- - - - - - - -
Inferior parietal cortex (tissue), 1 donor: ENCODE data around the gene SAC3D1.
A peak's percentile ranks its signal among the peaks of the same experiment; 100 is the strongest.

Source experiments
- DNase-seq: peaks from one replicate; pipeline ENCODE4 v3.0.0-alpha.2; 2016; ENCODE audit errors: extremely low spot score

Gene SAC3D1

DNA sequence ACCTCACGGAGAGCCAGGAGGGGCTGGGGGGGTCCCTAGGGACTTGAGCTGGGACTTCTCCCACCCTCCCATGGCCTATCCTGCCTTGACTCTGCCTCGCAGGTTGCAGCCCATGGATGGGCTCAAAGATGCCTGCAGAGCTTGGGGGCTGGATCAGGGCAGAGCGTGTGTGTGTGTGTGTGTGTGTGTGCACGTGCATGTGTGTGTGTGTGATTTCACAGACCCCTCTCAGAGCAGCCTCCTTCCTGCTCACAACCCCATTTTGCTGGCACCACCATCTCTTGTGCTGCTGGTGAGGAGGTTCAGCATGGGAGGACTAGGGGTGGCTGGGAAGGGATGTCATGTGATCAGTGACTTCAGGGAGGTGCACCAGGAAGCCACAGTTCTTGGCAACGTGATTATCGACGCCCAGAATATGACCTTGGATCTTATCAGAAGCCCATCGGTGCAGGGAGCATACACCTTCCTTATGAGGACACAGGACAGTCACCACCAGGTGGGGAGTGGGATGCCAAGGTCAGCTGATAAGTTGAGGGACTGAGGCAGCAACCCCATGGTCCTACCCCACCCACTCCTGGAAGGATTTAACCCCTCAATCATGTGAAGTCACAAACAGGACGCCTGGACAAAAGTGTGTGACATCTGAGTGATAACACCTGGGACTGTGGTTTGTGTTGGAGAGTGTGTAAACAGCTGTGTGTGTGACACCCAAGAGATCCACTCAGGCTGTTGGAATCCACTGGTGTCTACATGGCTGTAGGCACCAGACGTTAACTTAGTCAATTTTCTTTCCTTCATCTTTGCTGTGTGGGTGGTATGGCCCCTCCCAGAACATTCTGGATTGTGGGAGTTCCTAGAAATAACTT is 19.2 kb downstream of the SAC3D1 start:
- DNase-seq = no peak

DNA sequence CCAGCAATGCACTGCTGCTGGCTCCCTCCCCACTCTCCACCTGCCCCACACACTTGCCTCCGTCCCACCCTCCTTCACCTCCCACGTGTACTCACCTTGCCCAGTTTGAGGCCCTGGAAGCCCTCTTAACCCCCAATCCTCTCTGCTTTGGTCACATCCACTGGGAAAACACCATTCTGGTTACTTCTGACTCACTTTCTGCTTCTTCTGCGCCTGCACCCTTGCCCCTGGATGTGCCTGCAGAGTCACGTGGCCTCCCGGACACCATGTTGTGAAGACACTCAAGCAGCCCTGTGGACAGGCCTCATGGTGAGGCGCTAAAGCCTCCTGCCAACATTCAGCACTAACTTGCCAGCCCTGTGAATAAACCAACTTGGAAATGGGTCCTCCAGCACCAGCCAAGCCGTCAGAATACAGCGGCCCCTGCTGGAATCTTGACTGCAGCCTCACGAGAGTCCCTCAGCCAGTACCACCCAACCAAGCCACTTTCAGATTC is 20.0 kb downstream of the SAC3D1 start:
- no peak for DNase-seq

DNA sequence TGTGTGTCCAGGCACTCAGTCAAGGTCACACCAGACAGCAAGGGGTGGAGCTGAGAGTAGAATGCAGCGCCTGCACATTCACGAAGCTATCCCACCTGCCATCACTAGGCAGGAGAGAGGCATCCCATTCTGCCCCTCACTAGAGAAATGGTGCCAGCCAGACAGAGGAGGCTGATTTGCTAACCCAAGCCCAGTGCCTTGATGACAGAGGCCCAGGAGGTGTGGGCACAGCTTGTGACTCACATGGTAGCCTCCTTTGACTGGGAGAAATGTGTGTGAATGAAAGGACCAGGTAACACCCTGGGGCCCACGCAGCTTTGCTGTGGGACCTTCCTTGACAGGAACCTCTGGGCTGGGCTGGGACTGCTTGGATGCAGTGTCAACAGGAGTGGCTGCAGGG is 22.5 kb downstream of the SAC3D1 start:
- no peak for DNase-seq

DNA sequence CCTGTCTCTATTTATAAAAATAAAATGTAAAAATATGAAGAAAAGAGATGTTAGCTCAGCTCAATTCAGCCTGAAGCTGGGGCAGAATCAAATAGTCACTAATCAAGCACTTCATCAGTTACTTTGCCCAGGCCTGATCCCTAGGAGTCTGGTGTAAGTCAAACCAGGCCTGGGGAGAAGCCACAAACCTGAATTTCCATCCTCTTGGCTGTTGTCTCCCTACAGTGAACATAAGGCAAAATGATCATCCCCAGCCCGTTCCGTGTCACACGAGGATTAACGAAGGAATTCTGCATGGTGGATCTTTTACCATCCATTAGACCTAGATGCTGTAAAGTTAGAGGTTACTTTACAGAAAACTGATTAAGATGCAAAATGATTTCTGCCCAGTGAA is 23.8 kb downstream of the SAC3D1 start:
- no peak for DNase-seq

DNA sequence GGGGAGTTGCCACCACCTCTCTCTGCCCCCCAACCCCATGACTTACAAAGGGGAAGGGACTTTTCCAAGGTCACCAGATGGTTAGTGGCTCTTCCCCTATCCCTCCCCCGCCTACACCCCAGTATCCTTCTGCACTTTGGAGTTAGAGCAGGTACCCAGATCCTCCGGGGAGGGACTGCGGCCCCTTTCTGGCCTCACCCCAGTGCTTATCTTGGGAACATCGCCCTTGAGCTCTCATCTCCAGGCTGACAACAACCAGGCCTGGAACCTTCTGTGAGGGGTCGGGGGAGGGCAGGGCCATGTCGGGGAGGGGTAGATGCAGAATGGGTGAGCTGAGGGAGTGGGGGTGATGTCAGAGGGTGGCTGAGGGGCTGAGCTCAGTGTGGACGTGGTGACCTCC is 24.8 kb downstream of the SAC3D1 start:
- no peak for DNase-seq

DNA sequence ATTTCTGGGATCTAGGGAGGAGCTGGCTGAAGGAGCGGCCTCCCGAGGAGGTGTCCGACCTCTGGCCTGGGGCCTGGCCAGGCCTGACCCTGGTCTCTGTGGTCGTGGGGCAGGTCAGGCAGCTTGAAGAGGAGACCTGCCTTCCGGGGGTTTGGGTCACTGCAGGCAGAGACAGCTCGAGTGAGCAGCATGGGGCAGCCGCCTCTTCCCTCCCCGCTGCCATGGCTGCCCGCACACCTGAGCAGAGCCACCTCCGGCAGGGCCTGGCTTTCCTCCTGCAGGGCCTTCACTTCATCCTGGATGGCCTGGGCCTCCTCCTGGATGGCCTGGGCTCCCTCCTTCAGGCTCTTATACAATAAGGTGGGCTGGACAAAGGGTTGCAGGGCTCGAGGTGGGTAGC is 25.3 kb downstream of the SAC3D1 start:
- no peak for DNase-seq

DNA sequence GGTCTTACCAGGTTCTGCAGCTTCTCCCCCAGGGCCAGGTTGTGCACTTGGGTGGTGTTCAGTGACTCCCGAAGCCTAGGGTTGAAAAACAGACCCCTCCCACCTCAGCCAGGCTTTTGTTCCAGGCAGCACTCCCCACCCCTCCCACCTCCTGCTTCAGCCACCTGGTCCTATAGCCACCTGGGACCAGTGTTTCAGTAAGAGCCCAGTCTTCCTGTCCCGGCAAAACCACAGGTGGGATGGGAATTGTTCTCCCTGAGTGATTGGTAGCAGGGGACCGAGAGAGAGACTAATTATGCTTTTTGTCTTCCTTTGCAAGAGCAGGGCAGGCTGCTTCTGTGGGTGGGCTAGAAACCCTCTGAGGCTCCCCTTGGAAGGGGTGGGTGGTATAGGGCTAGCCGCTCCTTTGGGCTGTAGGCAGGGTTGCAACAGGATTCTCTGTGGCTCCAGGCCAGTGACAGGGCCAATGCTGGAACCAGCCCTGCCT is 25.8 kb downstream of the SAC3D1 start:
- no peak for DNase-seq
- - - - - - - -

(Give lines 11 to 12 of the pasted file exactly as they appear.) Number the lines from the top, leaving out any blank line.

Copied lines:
- no peak for DNase-seq

DNA sequence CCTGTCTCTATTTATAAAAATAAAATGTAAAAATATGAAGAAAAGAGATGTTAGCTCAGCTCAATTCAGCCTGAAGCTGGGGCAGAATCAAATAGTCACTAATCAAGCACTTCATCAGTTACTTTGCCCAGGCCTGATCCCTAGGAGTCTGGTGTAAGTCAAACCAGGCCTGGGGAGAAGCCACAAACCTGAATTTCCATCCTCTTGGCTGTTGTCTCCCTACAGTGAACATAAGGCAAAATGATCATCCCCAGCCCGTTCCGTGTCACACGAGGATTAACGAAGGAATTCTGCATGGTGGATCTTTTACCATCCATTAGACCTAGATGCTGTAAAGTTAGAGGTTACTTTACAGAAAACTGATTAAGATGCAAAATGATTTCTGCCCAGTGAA is 23.8 kb downstream of the SAC3D1 start: